By Condo Culture
A few weeks ago, in our Savvy Sellers Checklist blog post we discussed the top things to do before you sell your condo. Included in that list, was considering your tenants if your condo is currently being used as an investment property. In this week's newsletter we explore this topic in more detail, looking at the legal rights and requirements of both tenants and landlords during a condo sale.
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Showings - In person and virtual showings can be a useful tool when selling your condo. An unattractive unit however has the potential to negatively impact the sale. If you decide to list your condo while it is still tenanted, you may have limited control on how the unit is cleaned and presented for listing photographs/videos or during showing appointments. Having open lines of communication with your tenant and offering to have the unit professionally cleaned may assist in the overall process and relationship.
While tenants are required to facilitate showing request, they are not required to leave the unit and must be provided 24 hrs notice prior to any appointments which have to take place between 8am - 8pm. Tenants who do not cooperate with reasonable showing appointments are at risk of breaching their tenancy agreement which can be grounds for eviction.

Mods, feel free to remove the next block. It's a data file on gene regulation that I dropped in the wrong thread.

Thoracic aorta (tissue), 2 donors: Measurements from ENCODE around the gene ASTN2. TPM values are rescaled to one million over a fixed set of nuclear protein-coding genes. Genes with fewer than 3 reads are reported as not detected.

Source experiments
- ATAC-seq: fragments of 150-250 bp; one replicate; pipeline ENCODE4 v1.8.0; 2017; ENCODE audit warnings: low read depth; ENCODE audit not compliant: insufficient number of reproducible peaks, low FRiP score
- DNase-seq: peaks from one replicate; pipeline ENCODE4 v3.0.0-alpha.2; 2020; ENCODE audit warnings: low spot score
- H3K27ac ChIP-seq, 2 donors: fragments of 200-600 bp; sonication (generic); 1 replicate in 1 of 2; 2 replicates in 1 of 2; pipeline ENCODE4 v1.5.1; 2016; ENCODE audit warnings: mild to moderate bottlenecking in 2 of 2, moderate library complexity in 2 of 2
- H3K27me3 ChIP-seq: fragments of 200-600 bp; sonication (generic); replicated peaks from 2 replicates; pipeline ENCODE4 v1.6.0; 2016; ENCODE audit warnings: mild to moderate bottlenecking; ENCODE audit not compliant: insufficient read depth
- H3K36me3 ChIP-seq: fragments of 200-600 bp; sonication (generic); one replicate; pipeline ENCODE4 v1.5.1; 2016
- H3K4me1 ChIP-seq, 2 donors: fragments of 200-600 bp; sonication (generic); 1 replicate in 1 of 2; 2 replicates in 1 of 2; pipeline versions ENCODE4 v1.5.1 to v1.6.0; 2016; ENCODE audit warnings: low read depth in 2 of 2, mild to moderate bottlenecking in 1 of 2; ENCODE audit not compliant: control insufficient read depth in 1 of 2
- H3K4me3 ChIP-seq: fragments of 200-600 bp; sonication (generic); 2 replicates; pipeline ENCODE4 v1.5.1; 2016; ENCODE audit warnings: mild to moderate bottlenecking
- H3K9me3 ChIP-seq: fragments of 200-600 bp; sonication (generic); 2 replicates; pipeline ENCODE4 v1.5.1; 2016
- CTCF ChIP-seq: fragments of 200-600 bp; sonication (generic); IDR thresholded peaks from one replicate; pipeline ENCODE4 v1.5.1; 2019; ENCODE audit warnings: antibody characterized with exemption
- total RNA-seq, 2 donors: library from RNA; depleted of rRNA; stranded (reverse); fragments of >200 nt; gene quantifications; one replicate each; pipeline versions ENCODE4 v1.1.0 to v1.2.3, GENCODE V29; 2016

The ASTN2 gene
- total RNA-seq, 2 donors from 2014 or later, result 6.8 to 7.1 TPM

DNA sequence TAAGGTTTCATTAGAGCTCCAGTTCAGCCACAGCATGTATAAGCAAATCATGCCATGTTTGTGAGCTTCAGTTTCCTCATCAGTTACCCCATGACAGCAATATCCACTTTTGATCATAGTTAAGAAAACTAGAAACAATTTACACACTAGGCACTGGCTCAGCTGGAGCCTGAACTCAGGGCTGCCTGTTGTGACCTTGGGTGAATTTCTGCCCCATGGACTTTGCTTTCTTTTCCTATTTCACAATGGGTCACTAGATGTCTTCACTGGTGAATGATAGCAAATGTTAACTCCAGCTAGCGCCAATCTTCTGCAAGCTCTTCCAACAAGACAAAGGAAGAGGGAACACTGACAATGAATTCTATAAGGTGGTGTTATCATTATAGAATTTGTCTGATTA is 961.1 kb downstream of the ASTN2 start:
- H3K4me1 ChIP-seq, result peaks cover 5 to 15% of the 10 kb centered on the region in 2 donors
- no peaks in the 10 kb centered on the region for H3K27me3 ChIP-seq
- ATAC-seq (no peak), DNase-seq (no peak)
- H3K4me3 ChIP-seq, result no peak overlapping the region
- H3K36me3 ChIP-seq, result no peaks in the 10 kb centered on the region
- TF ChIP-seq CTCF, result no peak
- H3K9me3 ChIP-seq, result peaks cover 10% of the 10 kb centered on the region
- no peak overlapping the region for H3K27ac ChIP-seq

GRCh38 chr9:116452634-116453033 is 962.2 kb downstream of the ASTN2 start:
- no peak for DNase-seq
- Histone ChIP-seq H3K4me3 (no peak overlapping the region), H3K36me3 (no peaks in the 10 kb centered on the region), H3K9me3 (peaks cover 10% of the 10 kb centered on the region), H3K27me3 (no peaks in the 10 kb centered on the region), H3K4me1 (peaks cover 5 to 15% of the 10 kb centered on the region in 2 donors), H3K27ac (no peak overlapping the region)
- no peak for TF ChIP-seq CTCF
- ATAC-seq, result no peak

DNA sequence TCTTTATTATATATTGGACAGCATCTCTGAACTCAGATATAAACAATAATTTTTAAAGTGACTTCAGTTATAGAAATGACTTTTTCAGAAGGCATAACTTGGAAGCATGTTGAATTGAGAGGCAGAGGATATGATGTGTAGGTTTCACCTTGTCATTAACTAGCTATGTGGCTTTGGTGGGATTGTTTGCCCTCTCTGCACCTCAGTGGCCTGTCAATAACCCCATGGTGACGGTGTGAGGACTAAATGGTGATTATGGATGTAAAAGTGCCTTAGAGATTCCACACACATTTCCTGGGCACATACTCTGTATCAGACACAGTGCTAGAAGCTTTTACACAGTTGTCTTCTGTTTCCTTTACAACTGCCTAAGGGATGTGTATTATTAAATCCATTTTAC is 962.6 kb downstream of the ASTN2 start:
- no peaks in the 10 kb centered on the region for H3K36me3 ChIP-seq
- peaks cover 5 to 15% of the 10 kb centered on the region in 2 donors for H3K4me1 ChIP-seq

Honoring Lease Agreements - If your property is a rental with a fixed lease long term tenant, legally you will only be able to sell your unit at the end of the fixed term or if the new buyer agrees to assume the tenant. If a landlord wishes to close the property sooner, this must be negotiated with the tenant.
Retaining a Tenant - If the new purchaser will continue to rent to the existing tenant, the lease agreement should be included in the purchase and sale agreement. In keeping the tenant and the terms of the lease, the new landlord is unable to increase rent for 12 months since the time the rent was last increased, and Ontario rent increase guidelines must then be followed.
Evictions - In Ontario a tenant can only legally be evicted if the new buyer or a close family member intends to move into the property. When this happens, a N12 (Notice to End your Tenancy Because the Landlord, a Purchaser or a Family Member Requires the Rental Unit) must be provided and the tenant given a minimum of 60 days notice (from the first of the month) to vacate due to sale. Recent changes outlined in the Protecting Tenants and Strengthening Community Housing Act, 2020 also require that these types of ‘no fault’ evictions be compensated with one months rent. It is illegal and considered a ‘bad faith’ eviction for a new landlord to evict an existing tenant and not use the unit for the purpose stated on the eviction (e.g. to rent it out to another tenant for higher rent). If a landlord is found guilty of this, they can be liable to compensating the tenant up to 12 months of the last rent charged.
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